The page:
Talk about great expectations. Big things are expected of Dr Lance O’ Sullivan.
Described as a passionate public health campaigner, the New Zealander of the Year 2014 is poised to be the new leader of the Maori Party for 2020. Many in the know predict that he will resurrect the Maori Party after it was wiped out in this year’s General Election.
Dr O’ Sullivan has also been pipped to be a future Health Minister who will implement huge changes after the 2020 elections.
Could he even become Prime Minister at the next General Elections?
Given his fierce passion to eradicate poverty and bring about a dramatic change in the health sector coupled with leadership skills, expertise, charisma and a huge media presence— all point towards the making of a great leader.
Not many are aware that the 45-year-old doctor from Kaitaia, who has collected plenty of awards including Champion of Public Health and Maori of the Year 2013, grew up in Highland Park.
Meeting the son of Howick at the historic Stockade Hill is an apt location to meet the influential doctor— known for a number of initiatives including setting up Northland’s full-time school based health clinic providing care to 2000 children across the regions; focussing on Pacific and Maori Health; and founder of the iMoko Foundation, a digital healthcare programme that makes healthcare more accessible to new Zealanders.
The Northland doctor works 70-hours-a-week and looks in good form as he turns up in his cycling gear, having cycled from Panmure Station to Stockade Hill.
It’s almost 30 years since he visited the area he grew up in. Getting nostalgic as he looks at the panoramic view he says: “I went to the kindergarten across the road in Howick and studied at the Howick Primary and Howick Intermediate.”
Pointing to the area where Monterey Cinemas once stood, he remembers going to the movies with his mum at the old historic cinema that has moved location since.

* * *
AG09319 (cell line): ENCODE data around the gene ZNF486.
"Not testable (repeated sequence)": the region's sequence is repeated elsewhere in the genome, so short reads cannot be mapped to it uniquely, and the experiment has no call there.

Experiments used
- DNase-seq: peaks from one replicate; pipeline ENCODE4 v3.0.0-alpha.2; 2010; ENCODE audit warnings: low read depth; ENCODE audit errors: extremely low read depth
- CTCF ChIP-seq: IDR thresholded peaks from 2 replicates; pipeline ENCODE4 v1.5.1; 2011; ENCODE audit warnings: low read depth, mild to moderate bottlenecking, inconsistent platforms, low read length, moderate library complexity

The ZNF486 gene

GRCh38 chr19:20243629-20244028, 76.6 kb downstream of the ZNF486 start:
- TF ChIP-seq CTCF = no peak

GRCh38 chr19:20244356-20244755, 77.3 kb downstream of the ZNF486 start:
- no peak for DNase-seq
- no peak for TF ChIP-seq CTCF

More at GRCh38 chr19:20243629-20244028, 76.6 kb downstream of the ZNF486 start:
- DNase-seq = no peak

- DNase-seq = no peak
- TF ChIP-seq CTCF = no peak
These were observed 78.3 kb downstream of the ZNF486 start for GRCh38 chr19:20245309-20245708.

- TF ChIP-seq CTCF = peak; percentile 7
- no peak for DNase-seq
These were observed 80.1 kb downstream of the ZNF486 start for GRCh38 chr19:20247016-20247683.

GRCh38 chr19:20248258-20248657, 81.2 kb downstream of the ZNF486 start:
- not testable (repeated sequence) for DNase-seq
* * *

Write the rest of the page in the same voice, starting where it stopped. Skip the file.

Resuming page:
“I went to Pakuranga College and got expelled,” he smiles.
He says “unharnessed genius” that got him thrown out of college.
After being expelled from two colleges, it was a Maori Boarding School in the North Shore that changed the course of his life. It nurtured him and helped him follow his calling.
Growing up in Highland Park, he met his wife Tracy at the Long View Pub in Howick.
“I had my first baby at 21,” says the father of seven, who now regularly visits Auckland as he is works hard at democratising healthcare by using technology to champion public health.
He has been pushing for the government to invest in sustainable models of healthcare. Demonstrating an app on his iPhone, he points out how a digital diagnosis would take between than 15 to 18 minutes which includes a prescription being sent to the pharmacy closest to your home.
The digital healthcare programme is already being used in some of the kindergartens where staff is being trained to do a health assessment.
Photographs of a child’s symptoms are saved on iCloud and assessed by a group of trained people at his office. The diagnosis is then sent to Dr O’ Sullivan to have a quick look at, regardless of where he is in the country. A prescription is promptly sent to a pharmacy close to the person’s residence.
“And if there is a mother with a small child who finds it difficult to visit the pharmacy, the medicine can be delivered by Uber.
“It is like Uber in Healthcare… using health resources smarter,” he says.
Currently under a two year contract funded by the Ministry of Health, Dr O’ Sullivan is working hard to expand it significantly in other areas, even while he works on his political aspirations.
About the crumbling of the Maori Party he says, “Out of crisis comes opportunity. And that is a good thing. I am looking forward to creating a party that is all inclusive and embraces all cultures and brings diversity within its fold.”